Final Steps in the Administrative Hearing Process

Steps in the Hearing Process

The final step in the administrative hearing process is the final decision from the hearing officer or the board. The final decision is the decision that the board will state after all parties have presented evidence and the evidence has been considered. The decision is based on findings of law and fact and guided by relevant regulations and statutes. Learn more about the final decision here.

Findings of Fact

Findings of fact are solely based on the evidence that is presented to the board in the hearing and on issues that are in dispute. All evidence that is presented by both parties in the hearing is put on the “record.” The record is a transcript or sometimes audio or video that is captured and preserved for the future. The importance of having an attorney at this stage in the proceeding is to make sure the record is accurate and complete with factual information for the board to consider when determining their findings of fact. 

Because the ultimate decision rests on findings of fact, it is of critical importance to lay out sufficient findings of fact that support the licensee’s defense. C.G.S. §4-183(j) states that, “The court shall not substitute its judgment for that of the agency as to the weight of the evidence of questions of fact.” 

The other reason that it is important to build a record with sufficient factual information that builds the licensee’s defense is to preserve the information for any future appellate proceedings. If the licensee ends up with an unfavorable outcome, an appeal may be a viable option to fight against the outcome in the administrative hearing. If the record has sufficient factual findings, it can establish facts that can be shown to the appellate court. The findings of fact are given substantial weight because they are decided by the preponderance of the evidence generally.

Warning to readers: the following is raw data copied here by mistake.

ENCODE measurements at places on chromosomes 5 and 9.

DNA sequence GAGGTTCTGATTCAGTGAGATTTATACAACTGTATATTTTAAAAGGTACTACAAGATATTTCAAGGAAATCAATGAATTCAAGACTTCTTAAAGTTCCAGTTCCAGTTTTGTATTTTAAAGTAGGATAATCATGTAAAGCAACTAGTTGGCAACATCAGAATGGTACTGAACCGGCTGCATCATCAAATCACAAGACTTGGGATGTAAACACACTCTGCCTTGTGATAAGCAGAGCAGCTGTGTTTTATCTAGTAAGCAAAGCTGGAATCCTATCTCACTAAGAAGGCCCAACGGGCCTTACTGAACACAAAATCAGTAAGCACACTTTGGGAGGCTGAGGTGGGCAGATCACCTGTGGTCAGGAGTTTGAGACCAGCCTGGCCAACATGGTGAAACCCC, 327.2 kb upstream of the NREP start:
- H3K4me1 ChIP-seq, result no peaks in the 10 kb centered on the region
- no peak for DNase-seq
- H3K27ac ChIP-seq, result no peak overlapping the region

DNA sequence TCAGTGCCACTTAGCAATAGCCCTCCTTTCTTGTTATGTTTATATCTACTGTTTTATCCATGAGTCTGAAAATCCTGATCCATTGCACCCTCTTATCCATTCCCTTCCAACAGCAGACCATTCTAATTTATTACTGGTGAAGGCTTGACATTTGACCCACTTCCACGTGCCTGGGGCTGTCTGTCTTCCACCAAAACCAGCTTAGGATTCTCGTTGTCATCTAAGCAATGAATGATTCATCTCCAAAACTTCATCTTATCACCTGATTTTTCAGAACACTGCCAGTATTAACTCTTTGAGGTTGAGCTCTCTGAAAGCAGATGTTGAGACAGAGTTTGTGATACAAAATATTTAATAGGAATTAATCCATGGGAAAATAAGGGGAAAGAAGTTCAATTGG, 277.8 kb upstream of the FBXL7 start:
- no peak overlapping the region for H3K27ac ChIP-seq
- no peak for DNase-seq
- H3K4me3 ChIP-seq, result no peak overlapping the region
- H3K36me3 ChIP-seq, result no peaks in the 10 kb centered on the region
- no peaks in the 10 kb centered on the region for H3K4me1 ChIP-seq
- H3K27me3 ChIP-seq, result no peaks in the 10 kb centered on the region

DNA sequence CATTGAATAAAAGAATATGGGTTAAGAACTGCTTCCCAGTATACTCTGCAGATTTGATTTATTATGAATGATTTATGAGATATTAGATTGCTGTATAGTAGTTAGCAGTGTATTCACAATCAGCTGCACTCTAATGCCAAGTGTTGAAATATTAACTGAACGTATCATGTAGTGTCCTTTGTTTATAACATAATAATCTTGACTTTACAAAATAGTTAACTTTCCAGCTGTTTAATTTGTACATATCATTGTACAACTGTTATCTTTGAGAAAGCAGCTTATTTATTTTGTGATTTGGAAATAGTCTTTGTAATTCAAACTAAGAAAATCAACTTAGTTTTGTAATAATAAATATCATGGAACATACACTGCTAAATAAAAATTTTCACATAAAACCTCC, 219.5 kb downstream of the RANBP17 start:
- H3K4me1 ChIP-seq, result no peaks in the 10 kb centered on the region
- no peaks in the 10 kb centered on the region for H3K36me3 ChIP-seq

Even though findings of fact are determined by the standard of preponderance of the evidence, there can still be gaps in the record and issues of credibility. For example, one witness may give a statement at the hearing that is contradicted by the statement of another witness. When these two contradicting statements are evaluated by the finders of fact, they must determine which witness is more credible and believable. This more credible witness will then be given the benefit of the doubt. 

Findings of Law

In addition to findings of fact, the board must also make findings of law, which means applying the statutes and regulations to the findings of fact. Sometimes applying the facts to the law is very clear-cut and there is no ambiguity or room for an opinion, since it is obvious. Other times, this decision could be more ambiguous and leave room for uncertainty. Although the board is composed of members that are fluent in regulations and the profession of the licensee, they are usually not lawyers, and therefore, may not have experience researching and studying laws. This is another basis for a future appeal. 

Some decisions that are made by the board after the hearing include a full discussion about what factual and legal determinations were made, but other times the decision only includes a short explanation of the holding. The final decision may be rendered in writing or orally, because the UAPA does not require a final decision to be in writing. If the decision is announced orally, a transcript can usually be ordered.

If you or someone you know is going through the administrative hearing process or feels that they may be caught up in this process, call our office to see how we can help. 

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